A revived Hurricane Ian has pounded coastal South Carolina after causing catastrophic damage in Florida. The storm washed away parts of piers and flooded streets in parts of South Carolina. The U.S. death toll from Hurricane Ian rose to at least 27 as Florida authorities confirmed several drowning deaths and other fatalities. The Florida Department of Law Enforcement said Friday that the deaths included a 22-year-old woman ejected in an ATV rollover because of a road washout. Many other deaths were drownings, including that of a 68-year-old woman swept into the ocean by a wave. Authorities expect the death toll to rise further.

          South Carolina Gov. Henry McMaster has temporarily suspended campaign activities as he leads the state’s response to Hurricane Ian. McMaster’s campaign told The Associated Press that the Republican incumbent would cancel a fundraiser scheduled for Friday night in Clemson, as well as an appearance for tailgating before the Clemson Tigers’ football game on Saturday. McMaster has been talking with officials across the state and holding daily briefings this week as the state made preparations for the storm, which ravaged Florida and barreled onward to South Carolina’s coast. Politics and campaigns often collide in South Carolina, where the final months before the November general elections can turn into busy storm seasons.

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          Rescuers from the Federal Emergency Management Agency, other states and counties were racing against the clock as the sun was about to set Thursday in North Port, to help families stranded in their own homes surrounded by streets that had turned into canals. The city was one of many in Florida where rescues were underway as Hurricane Ian continued churning northward toward Georgia and the Carolinas. Florida Gov. Ron DeSantis said at a press conference Thursday evening there had been 700 confirmed rescues across the state in the wake of the storm. “Some of the damage was almost indescribable,” he said.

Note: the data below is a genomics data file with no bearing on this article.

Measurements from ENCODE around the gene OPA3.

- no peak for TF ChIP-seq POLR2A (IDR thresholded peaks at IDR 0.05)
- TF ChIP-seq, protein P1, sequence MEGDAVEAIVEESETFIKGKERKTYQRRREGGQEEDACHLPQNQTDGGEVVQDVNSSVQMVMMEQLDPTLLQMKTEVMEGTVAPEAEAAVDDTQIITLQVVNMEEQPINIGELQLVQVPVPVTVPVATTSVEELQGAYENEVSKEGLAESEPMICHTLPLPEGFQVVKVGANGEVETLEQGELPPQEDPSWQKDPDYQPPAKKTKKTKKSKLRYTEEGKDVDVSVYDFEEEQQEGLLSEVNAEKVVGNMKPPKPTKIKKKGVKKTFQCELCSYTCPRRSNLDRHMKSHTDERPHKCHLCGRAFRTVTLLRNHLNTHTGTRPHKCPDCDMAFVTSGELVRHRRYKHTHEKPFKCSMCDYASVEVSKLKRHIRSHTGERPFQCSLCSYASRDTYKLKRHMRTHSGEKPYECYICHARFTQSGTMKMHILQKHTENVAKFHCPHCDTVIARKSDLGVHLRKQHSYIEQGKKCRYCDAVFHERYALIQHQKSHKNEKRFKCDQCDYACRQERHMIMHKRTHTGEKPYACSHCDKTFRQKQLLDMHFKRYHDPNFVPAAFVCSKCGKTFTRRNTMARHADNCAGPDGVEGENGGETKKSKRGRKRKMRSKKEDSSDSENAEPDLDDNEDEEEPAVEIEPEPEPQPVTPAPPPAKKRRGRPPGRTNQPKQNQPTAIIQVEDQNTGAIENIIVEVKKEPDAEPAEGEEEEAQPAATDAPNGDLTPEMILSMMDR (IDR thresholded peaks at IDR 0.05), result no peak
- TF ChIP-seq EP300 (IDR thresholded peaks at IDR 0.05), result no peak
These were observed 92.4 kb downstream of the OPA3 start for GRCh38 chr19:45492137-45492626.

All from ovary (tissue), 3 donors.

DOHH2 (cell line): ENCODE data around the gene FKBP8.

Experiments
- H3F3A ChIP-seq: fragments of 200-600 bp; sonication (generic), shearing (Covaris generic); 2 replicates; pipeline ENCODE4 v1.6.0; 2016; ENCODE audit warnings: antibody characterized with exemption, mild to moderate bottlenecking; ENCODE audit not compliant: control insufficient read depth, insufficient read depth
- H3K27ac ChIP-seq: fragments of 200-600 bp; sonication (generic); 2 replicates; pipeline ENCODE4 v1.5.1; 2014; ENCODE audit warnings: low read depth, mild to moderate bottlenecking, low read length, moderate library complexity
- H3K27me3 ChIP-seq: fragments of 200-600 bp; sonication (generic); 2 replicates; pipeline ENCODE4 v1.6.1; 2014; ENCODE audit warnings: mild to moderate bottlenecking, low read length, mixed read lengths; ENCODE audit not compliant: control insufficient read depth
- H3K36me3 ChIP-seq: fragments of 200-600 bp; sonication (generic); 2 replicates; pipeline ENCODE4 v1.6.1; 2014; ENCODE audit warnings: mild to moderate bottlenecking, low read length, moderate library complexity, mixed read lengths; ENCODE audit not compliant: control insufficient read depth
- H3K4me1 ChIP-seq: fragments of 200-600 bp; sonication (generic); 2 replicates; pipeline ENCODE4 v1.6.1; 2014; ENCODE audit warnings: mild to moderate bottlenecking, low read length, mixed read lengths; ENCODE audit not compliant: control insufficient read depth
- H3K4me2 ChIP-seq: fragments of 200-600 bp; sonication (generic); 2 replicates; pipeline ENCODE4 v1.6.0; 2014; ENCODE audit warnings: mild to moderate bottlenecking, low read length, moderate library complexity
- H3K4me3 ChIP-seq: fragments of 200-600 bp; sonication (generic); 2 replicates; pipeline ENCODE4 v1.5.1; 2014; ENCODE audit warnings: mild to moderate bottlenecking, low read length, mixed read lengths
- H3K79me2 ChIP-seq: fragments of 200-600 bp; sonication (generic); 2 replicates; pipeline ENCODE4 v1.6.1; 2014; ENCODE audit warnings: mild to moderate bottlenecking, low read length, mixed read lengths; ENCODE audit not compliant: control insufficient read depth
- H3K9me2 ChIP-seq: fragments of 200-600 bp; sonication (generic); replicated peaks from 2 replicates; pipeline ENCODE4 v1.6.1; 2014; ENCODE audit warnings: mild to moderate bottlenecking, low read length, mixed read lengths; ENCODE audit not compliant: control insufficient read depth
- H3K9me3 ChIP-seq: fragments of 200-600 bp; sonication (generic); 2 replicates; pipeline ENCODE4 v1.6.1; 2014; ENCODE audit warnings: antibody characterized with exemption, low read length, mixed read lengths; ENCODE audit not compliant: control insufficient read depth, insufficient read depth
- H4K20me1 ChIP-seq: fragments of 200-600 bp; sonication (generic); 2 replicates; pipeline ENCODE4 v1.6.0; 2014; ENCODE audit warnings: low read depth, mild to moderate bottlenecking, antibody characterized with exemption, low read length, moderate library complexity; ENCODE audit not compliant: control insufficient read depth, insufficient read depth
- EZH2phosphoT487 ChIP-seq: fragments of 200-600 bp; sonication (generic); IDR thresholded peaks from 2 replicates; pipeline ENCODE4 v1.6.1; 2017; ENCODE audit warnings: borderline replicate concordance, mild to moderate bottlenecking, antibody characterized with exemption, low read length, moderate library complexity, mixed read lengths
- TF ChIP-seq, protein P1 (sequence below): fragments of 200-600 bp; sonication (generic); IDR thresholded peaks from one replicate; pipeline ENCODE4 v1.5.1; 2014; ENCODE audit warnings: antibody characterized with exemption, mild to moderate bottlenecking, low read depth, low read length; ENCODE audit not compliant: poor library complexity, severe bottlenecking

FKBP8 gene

Rescue crews are wading through water and using boats to rescue Florida residents stranded in the wake of Hurricane Ian. The Orange County fire department posted photos Thursday of crews in a flooded neighborhood in the Orlando area. Gov. Ron DeSantis said the U.S. Coast Guard began rescue operations hours before daybreak. At least one person in Florida was confirmed dead on the state's eastern coast. Flooding rains continued falling even after Ian was downgraded to a tropical storm. It's center finished crossing the Florida peninsula Thursday and emerged in the Atlantic Ocean. Forecasters predicted it would return to hurricane strength and turn north toward South Carolina.